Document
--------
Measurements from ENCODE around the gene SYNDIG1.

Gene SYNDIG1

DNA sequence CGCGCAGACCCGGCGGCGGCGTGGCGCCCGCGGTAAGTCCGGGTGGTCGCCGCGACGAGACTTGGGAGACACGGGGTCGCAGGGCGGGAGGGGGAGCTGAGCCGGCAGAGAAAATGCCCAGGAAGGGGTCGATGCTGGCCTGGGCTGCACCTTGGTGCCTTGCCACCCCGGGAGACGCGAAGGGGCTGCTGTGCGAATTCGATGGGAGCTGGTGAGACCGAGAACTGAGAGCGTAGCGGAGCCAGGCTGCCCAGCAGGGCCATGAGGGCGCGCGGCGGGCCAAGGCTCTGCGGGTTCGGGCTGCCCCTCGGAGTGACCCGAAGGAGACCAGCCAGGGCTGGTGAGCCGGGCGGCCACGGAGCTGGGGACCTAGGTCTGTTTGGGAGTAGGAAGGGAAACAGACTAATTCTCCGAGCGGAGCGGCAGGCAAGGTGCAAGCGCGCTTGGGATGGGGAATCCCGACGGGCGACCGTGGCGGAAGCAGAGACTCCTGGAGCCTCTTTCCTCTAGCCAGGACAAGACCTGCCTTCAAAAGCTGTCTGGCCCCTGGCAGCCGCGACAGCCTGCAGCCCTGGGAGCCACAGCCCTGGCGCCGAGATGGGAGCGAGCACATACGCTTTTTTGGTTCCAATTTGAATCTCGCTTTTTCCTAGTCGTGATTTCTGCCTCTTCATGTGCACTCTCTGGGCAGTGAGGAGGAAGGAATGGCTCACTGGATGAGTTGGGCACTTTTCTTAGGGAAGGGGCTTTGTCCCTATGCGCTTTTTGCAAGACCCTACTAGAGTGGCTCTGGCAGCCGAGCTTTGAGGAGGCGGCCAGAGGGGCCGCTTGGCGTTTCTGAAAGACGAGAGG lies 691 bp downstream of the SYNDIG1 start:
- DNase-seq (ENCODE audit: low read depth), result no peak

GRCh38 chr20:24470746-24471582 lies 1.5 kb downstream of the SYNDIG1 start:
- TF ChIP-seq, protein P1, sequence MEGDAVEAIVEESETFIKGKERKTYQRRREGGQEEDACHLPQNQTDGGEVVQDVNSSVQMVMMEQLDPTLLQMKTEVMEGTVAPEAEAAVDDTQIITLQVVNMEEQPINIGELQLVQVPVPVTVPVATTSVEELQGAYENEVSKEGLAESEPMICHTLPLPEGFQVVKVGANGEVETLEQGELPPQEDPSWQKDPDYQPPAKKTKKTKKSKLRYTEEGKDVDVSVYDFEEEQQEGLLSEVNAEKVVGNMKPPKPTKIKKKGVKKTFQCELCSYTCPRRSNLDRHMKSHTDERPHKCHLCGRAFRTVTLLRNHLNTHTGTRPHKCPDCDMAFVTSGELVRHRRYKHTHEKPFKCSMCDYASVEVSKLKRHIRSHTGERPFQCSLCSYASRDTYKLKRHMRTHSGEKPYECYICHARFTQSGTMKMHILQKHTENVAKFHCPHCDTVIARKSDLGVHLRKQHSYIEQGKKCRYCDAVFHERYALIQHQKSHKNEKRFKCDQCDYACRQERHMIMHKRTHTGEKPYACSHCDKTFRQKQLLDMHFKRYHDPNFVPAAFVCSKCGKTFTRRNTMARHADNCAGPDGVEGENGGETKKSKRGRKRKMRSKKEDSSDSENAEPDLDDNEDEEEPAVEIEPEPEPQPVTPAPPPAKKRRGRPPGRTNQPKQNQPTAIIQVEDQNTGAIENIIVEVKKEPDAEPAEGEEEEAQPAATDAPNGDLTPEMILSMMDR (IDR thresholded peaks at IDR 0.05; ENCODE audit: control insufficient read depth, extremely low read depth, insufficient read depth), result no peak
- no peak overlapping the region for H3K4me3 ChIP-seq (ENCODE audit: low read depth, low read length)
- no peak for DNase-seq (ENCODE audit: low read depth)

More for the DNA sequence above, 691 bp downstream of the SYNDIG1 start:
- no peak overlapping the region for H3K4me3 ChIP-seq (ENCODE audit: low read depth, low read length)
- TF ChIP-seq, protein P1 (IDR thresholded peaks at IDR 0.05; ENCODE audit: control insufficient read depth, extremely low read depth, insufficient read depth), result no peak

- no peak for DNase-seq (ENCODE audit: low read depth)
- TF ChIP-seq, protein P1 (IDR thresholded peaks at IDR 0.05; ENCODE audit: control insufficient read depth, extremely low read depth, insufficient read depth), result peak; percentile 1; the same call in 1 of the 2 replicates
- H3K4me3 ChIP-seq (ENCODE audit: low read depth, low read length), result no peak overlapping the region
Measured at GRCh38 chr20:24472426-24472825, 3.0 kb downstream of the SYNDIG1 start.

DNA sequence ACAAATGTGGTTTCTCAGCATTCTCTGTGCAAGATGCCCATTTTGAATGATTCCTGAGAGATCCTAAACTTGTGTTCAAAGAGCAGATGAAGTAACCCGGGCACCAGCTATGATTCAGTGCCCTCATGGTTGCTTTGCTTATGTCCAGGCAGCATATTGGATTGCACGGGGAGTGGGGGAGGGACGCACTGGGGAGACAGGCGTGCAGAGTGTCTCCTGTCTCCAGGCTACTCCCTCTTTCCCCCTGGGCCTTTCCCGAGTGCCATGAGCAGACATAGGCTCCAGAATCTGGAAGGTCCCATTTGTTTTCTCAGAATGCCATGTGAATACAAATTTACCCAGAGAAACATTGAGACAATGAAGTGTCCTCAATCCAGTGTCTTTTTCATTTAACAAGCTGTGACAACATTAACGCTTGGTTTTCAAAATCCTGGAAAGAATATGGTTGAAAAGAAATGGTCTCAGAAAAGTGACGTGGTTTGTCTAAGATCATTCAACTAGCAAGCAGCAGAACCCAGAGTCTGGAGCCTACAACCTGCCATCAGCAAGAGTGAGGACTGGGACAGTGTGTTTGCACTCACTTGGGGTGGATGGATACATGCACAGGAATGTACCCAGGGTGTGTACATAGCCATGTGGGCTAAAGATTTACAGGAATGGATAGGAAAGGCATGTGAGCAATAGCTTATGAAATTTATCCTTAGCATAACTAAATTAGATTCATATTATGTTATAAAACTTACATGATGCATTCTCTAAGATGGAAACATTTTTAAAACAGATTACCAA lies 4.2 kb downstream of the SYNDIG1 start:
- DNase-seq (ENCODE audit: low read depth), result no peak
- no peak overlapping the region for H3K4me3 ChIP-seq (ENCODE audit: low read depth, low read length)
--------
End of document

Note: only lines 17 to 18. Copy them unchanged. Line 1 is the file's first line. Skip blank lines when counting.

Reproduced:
- DNase-seq (ENCODE audit: low read depth), result no peak
- no peak overlapping the region for H3K4me3 ChIP-seq (ENCODE audit: low read depth, low read length)